Bromeliads


Growing Bromeliads Indoors

 

Many gardeners have discovered that although bromeliads have exotic tropical foliage and flowers, they are not difficult to grow indoors.  The most distinctive feature of Bromeliads is the cup shaped rosette of leaves, which holds the water that nourishes the plant.  Originating from the tropics, most bromeliads are epiphytes (air plants), and grow suspended in trees in their nature habitat, gathering moisture and nutrients from rainfall and particles in the air.

 

Bromeliads are excellent indoor plants.  They have colorful, long-lasting inflorescences and some have brilliantly colored foliage as well.  Bromeliads also readily adapt to the unfavorable growing conditions that exist in most homes.

 

Although many bromeliads are epiphytic, living on branches and trunks of trees or on rocks in their native habitat, most can be grown in containers.  Clay and plastic pots are equally satisfactory as containers unless plants are large, in which case the heavier clay pot is more stable.  Because plastic pots retain moisture longer than clay pots, plants grown in the former need watering less frequently than those in the latter.  Epiphytic bromeliads can also be grown in perforated plastic baskets and clay pots like those used for other epiphytic plants such as orchids.

 

Some epiphytic bromeliads, such as the gray-scaled Tillandsia, grow poorly if planted in a conventional potting mixture.  They grow best in a medium such as tree-fern bark, cork-oak bark, or on a tree-fern slab, or pieces of wood.  To mount a plant on one of these materials, wrap the base of the plant (including roots, if any) in sphagnum moss, and tie the wrapped base to its support by winding plastic-coated wire around the moss and the supporting material.  Fasten the ends of the wire firmly but in such a way that it can be easily untied.  Hang the mounted specimens in a convenient place.  Spray the sphagnum moss and plant with water frequently enough to prevent complete drying of the moss.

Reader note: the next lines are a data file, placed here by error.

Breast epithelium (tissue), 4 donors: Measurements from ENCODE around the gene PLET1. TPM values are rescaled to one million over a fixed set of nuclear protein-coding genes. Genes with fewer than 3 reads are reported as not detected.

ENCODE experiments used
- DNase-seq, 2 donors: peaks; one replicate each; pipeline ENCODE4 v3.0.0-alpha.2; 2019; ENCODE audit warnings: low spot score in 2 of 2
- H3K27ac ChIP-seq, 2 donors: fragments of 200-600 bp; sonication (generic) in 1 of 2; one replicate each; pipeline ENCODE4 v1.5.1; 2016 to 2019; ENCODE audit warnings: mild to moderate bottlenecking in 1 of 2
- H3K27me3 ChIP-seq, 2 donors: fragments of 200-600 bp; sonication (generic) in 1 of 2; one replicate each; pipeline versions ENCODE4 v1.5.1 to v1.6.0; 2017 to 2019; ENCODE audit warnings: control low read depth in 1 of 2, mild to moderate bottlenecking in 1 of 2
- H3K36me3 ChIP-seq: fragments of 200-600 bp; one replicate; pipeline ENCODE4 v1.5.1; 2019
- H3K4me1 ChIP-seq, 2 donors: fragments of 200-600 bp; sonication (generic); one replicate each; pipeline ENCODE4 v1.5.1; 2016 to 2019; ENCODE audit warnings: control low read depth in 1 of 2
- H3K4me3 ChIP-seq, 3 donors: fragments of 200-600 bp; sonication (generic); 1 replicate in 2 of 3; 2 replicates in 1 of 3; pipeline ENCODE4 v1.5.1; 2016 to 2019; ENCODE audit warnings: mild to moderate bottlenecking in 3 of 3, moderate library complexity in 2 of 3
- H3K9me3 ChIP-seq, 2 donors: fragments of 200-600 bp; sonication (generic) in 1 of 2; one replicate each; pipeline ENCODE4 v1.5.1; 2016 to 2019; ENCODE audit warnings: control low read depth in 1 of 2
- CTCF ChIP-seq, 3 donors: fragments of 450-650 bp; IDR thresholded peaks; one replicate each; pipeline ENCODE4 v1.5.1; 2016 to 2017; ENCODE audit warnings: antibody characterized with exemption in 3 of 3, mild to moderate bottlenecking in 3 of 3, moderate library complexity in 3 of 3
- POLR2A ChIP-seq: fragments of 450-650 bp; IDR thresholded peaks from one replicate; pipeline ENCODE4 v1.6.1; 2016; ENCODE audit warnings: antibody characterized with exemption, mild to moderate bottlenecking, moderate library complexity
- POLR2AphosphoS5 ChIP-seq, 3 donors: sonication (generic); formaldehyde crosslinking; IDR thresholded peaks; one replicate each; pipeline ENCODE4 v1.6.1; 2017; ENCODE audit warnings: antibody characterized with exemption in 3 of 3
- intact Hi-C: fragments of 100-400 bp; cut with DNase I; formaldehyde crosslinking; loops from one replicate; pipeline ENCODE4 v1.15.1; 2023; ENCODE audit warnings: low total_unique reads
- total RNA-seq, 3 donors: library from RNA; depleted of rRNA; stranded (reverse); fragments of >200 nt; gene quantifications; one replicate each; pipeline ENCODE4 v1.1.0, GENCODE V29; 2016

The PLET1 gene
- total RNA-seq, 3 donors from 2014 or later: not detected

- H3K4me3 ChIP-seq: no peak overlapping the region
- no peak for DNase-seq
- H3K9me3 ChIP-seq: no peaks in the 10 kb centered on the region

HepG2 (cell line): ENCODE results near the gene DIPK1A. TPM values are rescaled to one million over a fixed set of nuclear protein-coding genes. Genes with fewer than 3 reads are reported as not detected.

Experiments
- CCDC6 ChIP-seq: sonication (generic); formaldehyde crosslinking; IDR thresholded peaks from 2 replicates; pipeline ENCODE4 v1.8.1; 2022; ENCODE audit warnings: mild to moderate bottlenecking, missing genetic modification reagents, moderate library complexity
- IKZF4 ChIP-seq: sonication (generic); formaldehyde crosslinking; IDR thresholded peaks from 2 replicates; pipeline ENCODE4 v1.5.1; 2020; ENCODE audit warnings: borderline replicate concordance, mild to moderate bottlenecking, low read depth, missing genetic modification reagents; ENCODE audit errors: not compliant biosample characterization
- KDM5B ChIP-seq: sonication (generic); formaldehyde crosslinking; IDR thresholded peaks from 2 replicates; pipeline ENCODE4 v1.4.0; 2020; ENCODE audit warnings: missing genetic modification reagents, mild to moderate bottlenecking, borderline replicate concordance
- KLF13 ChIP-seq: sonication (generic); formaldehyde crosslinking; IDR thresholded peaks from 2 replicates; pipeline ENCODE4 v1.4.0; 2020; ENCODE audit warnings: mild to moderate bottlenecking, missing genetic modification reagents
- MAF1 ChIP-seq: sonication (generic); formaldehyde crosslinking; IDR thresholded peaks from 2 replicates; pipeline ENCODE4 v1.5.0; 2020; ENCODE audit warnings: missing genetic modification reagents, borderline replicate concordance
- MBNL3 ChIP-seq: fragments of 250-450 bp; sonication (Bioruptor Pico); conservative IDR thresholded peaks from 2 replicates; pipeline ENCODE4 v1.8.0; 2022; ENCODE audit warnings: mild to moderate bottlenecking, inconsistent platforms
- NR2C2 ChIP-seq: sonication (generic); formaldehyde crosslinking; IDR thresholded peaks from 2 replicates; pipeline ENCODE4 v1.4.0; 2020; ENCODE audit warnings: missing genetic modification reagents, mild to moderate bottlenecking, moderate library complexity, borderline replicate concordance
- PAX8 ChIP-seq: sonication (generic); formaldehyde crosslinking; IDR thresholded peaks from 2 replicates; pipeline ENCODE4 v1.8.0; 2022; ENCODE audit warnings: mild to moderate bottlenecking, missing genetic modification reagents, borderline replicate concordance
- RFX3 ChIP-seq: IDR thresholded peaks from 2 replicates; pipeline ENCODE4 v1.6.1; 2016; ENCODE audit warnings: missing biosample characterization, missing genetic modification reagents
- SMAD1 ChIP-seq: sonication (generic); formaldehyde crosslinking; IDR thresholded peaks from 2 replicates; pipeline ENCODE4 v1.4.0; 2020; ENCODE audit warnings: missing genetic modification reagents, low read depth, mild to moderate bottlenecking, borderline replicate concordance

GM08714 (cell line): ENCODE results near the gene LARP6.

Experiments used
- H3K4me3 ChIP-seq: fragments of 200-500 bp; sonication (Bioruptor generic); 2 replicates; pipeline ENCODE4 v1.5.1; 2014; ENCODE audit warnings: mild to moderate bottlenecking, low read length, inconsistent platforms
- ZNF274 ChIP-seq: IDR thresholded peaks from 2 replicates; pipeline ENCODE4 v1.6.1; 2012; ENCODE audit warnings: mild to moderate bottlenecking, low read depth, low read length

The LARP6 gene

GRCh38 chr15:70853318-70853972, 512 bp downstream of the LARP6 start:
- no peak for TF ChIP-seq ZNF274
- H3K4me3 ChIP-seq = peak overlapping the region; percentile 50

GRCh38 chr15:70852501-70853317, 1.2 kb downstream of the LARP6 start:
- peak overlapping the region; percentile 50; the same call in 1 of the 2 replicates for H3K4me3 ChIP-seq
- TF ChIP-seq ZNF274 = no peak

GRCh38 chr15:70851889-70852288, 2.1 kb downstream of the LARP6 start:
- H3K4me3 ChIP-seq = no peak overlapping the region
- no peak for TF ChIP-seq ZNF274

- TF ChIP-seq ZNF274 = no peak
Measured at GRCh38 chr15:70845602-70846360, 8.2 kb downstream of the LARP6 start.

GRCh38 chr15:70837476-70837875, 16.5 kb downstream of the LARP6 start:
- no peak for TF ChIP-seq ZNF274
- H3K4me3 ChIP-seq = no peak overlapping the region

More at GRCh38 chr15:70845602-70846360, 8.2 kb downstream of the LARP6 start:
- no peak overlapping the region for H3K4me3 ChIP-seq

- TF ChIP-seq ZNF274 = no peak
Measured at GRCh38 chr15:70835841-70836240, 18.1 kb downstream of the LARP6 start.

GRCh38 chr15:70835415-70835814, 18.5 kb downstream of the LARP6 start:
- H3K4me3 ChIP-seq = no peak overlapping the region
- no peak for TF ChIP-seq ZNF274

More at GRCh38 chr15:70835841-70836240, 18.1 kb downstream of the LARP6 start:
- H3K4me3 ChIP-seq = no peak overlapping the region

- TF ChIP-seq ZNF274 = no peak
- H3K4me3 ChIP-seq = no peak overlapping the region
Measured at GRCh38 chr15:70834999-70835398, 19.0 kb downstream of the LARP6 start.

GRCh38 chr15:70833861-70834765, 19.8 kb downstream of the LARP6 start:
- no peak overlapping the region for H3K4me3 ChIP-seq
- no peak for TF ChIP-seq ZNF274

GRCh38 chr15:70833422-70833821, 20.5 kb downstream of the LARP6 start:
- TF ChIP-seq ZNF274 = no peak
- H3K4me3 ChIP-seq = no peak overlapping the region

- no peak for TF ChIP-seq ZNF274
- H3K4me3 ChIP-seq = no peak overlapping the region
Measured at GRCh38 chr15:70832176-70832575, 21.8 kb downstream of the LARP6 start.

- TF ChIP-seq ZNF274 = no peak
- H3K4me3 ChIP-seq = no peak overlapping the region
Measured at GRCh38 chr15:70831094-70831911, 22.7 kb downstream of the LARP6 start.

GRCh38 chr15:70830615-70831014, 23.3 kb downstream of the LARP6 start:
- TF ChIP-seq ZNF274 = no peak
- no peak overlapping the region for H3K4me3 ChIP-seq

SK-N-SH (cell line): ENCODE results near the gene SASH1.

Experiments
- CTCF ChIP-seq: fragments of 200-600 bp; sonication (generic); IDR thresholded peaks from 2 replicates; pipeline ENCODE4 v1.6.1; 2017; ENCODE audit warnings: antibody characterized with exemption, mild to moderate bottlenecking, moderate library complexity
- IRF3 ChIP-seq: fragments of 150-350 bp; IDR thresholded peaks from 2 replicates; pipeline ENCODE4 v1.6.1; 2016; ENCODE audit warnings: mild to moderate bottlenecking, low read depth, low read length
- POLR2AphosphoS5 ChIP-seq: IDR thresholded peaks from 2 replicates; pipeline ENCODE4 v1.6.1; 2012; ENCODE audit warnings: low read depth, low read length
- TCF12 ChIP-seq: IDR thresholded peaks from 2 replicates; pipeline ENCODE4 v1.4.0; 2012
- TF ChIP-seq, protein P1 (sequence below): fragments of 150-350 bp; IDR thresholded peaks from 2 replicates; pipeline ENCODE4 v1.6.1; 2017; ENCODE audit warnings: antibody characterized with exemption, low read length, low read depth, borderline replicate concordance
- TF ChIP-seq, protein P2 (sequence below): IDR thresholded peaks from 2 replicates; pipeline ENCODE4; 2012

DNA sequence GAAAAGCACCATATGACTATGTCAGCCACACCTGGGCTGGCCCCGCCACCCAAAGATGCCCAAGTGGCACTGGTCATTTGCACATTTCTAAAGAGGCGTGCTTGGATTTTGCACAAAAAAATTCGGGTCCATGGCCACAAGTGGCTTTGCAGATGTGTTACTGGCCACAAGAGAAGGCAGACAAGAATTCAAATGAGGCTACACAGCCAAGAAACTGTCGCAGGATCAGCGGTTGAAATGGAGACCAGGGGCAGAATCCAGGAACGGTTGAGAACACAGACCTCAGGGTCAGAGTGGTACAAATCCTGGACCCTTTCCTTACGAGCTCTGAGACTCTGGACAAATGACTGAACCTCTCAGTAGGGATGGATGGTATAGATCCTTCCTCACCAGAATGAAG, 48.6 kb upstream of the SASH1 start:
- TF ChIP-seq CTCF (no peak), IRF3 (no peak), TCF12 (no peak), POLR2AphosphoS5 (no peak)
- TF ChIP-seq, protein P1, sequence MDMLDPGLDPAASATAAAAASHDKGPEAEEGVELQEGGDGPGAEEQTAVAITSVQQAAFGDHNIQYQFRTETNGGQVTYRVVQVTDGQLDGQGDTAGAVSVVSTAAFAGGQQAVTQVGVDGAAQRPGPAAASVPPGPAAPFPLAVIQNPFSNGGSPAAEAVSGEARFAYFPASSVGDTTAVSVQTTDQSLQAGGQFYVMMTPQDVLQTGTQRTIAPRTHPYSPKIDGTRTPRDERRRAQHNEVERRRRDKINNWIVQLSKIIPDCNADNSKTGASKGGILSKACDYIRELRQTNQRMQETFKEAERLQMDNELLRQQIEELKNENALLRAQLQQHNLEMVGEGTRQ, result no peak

After supportive roots grow over the sphagnum moss and around the mount, remove the temporary wire.  To keep the plant alive and healthy, water the plant, its roots, and the supportive materials twice weekly throughout the year.  Water can be applied as a spray or the entire mounted plant can be submerged in water for a few minutes.  The humidity around plants will influence their need for water.  The humidity in a home, which is heated during the winter months or cooled with air-conditioning during the summer months, can be very low and plants may need to be watered more frequently than those grown in a moist environment.

 

Growing Bromeliads Outdoors

 

Bromeliads can be used in the landscape in frost-free areas of the state or grown in containers that can be moved indoors in areas where freezes occur.  Since bromeliads require minimal care, they are an asset in the landscape.

 

In areas where frost and freezing temperatures are common, covering with plastic or cloth may offer some protection.  However, it is an extremely tedious job to cover the plants, and the covers are unsightly.  In addition, mechanical breakage of leaves often occurs.  A more practical way to prevent cold damage is to grow bromeliads in containers with a potting mix and sink the containers into the ground.  When freezing temperatures are predicted, pull the containers out of the ground and move them into a garage or other protected area.  While indoors, the plants should receive some light during the daytime.  When temperatures are above freezing and no more frosty nights are predicted, the plants can be placed back into the landscape and mulched to hide the pot edges.